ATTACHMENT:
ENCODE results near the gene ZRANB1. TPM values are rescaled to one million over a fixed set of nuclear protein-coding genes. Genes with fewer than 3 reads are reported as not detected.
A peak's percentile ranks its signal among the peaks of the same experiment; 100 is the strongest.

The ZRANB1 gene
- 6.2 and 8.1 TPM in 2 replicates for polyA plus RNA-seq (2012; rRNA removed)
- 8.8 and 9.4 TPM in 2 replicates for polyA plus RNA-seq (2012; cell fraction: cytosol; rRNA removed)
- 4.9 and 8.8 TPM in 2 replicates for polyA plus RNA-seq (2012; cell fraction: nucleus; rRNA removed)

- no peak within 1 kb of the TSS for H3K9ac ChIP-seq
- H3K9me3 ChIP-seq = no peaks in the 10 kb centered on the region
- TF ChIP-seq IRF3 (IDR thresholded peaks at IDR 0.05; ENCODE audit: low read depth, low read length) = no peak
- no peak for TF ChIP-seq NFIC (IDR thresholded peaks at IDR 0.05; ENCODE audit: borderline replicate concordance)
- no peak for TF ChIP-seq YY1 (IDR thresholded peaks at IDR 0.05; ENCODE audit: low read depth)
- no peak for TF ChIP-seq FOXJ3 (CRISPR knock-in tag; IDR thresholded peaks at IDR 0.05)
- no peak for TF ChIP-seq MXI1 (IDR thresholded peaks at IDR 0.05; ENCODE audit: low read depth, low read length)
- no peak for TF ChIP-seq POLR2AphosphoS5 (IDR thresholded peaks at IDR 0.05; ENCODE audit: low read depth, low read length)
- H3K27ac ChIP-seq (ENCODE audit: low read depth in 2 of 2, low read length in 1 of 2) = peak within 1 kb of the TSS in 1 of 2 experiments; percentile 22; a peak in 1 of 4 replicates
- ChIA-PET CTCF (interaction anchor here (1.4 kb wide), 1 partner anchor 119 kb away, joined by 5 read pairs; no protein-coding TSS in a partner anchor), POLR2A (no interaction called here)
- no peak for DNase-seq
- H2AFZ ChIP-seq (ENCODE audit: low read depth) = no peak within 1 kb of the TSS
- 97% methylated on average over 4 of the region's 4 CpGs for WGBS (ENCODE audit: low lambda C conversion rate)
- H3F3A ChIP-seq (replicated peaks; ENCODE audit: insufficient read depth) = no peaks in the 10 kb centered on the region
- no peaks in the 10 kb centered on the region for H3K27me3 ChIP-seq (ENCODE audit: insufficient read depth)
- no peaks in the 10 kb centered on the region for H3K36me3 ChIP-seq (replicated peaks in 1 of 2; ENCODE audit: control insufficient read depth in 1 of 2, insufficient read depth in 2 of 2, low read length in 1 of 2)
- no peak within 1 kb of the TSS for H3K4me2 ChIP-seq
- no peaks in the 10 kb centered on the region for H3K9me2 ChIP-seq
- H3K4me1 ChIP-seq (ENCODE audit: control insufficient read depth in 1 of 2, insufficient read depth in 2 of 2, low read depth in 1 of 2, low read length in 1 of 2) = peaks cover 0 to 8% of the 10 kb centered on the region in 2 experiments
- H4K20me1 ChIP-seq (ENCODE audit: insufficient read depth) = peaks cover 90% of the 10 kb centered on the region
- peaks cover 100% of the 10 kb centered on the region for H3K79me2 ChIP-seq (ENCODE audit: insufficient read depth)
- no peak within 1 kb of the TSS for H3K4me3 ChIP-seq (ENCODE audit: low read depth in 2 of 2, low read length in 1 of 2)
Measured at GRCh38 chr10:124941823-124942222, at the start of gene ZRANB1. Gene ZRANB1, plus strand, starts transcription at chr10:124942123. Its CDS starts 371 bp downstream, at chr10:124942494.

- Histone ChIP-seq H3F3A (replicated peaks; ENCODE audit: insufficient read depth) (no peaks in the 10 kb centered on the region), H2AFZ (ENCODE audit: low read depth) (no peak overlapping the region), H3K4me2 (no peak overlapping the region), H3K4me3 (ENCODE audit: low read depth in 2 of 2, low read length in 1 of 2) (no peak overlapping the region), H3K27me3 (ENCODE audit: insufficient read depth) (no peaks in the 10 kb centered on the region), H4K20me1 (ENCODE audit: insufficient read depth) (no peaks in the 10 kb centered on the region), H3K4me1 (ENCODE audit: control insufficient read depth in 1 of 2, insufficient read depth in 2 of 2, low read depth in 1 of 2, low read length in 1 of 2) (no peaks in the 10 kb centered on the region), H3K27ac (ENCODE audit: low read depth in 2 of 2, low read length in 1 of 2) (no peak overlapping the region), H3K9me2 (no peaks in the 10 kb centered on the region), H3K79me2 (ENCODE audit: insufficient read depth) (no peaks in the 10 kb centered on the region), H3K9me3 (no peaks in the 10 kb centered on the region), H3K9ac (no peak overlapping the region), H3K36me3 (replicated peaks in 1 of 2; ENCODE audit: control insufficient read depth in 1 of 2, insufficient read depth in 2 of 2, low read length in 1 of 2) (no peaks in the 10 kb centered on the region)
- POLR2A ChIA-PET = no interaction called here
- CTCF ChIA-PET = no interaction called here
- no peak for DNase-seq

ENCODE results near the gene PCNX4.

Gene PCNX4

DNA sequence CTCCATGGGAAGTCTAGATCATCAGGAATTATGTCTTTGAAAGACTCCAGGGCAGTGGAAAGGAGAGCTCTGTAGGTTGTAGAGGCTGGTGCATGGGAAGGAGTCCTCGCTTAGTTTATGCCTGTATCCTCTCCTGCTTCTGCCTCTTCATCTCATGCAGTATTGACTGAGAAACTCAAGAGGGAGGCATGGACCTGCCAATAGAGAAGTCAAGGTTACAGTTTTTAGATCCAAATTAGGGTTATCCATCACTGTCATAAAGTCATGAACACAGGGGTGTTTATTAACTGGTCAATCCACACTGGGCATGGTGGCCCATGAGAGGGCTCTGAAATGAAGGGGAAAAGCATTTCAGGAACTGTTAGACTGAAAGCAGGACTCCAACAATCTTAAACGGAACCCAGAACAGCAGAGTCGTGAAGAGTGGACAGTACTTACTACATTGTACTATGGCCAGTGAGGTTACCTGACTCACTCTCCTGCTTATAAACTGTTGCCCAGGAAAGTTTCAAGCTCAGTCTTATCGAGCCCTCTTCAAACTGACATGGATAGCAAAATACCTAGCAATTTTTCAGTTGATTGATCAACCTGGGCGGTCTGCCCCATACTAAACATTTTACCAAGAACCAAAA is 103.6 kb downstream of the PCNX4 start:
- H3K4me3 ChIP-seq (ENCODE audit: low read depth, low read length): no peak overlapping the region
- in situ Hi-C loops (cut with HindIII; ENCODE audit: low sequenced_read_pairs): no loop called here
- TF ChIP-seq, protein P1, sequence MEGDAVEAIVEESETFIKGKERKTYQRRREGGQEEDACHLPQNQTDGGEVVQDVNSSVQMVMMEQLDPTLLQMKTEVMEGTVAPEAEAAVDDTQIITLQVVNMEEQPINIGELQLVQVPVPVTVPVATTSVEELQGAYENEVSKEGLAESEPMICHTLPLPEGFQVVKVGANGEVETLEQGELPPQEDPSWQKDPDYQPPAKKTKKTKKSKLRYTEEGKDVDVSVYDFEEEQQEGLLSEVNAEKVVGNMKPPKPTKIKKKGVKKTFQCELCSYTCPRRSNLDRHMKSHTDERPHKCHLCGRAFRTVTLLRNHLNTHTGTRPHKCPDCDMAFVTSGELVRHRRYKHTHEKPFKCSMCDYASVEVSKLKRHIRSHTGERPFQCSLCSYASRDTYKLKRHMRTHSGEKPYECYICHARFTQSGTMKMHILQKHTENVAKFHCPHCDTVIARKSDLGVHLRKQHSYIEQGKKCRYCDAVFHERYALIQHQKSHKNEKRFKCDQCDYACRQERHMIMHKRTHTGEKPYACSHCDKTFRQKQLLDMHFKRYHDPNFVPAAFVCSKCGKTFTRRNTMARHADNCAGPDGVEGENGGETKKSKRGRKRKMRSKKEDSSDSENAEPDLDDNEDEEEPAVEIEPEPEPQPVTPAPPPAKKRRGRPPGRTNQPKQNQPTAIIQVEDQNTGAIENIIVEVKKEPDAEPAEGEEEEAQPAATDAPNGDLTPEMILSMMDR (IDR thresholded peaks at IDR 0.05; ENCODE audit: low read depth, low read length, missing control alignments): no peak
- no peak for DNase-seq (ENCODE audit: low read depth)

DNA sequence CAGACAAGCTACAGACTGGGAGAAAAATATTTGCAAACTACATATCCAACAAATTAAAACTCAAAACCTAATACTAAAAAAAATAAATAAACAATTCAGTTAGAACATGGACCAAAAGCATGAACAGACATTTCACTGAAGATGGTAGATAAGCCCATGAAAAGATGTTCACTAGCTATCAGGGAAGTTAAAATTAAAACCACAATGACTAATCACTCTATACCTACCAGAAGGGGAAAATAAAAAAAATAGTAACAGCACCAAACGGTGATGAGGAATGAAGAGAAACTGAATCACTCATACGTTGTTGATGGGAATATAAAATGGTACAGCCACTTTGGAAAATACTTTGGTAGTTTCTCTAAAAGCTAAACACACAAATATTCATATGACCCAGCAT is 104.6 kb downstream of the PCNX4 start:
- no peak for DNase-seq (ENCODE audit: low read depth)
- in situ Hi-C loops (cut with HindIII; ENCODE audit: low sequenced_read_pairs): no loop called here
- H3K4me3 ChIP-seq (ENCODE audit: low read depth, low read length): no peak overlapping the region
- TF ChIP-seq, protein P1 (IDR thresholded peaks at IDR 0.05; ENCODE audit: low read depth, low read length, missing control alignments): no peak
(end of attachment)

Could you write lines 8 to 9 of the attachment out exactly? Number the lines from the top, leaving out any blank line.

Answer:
- H3K9me3 ChIP-seq = no peaks in the 10 kb centered on the region
- TF ChIP-seq IRF3 (IDR thresholded peaks at IDR 0.05; ENCODE audit: low read depth, low read length) = no peak